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Women Trading Sex in a U.S.-Mexico Border City: A Qualitative Study of the Barriers and Facilitators to Finding Community and Voice

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College of Health and Human Services, San Diego State University School of Social Work, San Diego, CA 92182, USA
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Department of Family Medicine and Public Health, University of California, La Jolla, CA 92093, USA
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Department of Medicine, Division of Infectious Diseases and Global Public Health, University of California, La Jolla, CA 92093, USA
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Division of Health Promotion and Behavioral Science, San Diego State University School of Public Health, San Diego, CA 92182, USA
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Center on Gender Equity and Health, University of California, La Jolla, CA 92093, USA
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Center for Justice and Reconciliation, Point Loma Nazarene University, San Diego, CA 92106, USA
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Casa del Centro and the Wound Clinic, 22000 Tijuana, Baja California, Mexico
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Instituto Chihuahuense de Salud Mental, 31000 Chihuahua, Mexico
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School of Medicine and Psychology, Universidad Autónoma de Baja California, 21289 Tijuana, Baja California, Mexico
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Author to whom correspondence should be addressed.
Received: 3 July 2020 / Revised: 30 August 2020 / Accepted: 8 September 2020 / Published: 15 September 2020
Poverty and income inequality can increase a woman’s decision to engage in risky transactional sex, and may lead to unimaginable harms, such as violence, substance use, and human trafficking. This study examines the facilitators and barriers to finding community and voice among women trading sex in Tijuana, Mexico, and what factors, such as socio-structural support, violence, and substance use, may impact their potential to engage with others, including human service providers. Sixty qualitative in-depth interviews were conducted with women trading sex in Tijuana, Mexico. Researchers met with participants for in-depth-face-to-face structured interviews. Data were coded using ATLAS.ti. Participants were aged 19–73 (mean: 37), 98% were of Mexican nationality, 90% reported trading sex independent of the control of others, with 58% identified as independent and street-based. Thirty percent of women trading sex reported substance use (excluding marijuana) and 20% reported injection drug use within 30 days. The majority reported no involvement in mobilization activities, but 85% expressed interest. However, barriers included stigma, cultural gender norms, partner violence, and privacy in regards to disclosure of sex trade involvement, moral conflict (revealing one’s involvement in sex trade), involvement in substance use, human trafficking, and feeling powerless. Facilitators were having a safe space to meet, peer support, self-esteem, feeling heard, knowledge of rights, economic need to support families, and staying healthy. Findings imply the potential to go beyond mobilizing limited groups of women in the sex trade and instead involve whole community mobilization; that is, to reach and include the more vulnerable women (substance use, trafficked) in supportive services (social services, exit strategies, better healthcare opportunities, and/or education for healthcare providers to help break societal stigmas regarding women in the sex trade) and to change the status of women in society in general. View Full-Text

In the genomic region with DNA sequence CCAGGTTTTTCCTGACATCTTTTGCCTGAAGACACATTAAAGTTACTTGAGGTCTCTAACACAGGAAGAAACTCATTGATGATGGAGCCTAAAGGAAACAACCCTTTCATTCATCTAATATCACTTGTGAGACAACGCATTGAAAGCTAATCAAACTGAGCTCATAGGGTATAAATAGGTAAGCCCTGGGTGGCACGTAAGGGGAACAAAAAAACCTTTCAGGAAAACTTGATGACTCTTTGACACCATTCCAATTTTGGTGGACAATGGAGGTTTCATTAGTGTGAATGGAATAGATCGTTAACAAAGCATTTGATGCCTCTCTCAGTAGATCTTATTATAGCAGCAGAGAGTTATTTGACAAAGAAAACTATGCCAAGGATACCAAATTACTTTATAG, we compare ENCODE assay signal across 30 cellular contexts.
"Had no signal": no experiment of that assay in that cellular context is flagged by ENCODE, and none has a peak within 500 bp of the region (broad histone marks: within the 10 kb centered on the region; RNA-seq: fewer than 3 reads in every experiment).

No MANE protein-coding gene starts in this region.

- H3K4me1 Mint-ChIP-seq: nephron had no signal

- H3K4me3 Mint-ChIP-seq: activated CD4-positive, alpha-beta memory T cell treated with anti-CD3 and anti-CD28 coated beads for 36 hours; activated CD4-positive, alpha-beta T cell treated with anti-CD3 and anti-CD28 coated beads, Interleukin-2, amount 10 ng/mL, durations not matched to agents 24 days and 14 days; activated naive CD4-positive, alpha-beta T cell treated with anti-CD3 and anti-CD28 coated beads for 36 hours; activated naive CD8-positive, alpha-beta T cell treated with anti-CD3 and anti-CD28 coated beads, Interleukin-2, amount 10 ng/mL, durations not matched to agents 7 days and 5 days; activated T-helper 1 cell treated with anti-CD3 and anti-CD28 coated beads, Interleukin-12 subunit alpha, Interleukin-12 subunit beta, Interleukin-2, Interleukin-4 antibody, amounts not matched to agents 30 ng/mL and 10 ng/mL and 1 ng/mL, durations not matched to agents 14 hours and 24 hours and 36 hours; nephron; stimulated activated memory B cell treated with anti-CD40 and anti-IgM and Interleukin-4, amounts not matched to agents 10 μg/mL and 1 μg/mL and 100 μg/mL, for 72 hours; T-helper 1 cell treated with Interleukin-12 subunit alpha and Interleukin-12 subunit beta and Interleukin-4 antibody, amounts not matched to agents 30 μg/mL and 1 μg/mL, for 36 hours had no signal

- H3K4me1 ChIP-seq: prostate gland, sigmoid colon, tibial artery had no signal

Keywords: women; sex trade; violence; substance use; community mobilization; human trafficking; HIV; STI women; sex trade; violence; substance use; community mobilization; human trafficking; HIV; STI
MDPI and ACS Style

Gonzalez, C.; Brouwer, K.C.; Reed, E.; Nicholls, M.J.; Kim, J.; Gonzalez-Zuniga, P.E.; Gaeta-Rivera, A.; Urada, L.A. Women Trading Sex in a U.S.-Mexico Border City: A Qualitative Study of the Barriers and Facilitators to Finding Community and Voice. Sexes 2020, 1, 1-18. https://0-doi-org.brum.beds.ac.uk/10.3390/sexes1010001

AMA Style

Gonzalez C, Brouwer KC, Reed E, Nicholls MJ, Kim J, Gonzalez-Zuniga PE, Gaeta-Rivera A, Urada LA. Women Trading Sex in a U.S.-Mexico Border City: A Qualitative Study of the Barriers and Facilitators to Finding Community and Voice. Sexes. 2020; 1(1):1-18. https://0-doi-org.brum.beds.ac.uk/10.3390/sexes1010001

Chicago/Turabian Style

Gonzalez, Claudia, Kimberly C. Brouwer, Elizabeth Reed, Melanie J. Nicholls, Jessica Kim, Patricia E. Gonzalez-Zuniga, Andrés Gaeta-Rivera, and Lianne A. Urada 2020. "Women Trading Sex in a U.S.-Mexico Border City: A Qualitative Study of the Barriers and Facilitators to Finding Community and Voice" Sexes 1, no. 1: 1-18. https://0-doi-org.brum.beds.ac.uk/10.3390/sexes1010001

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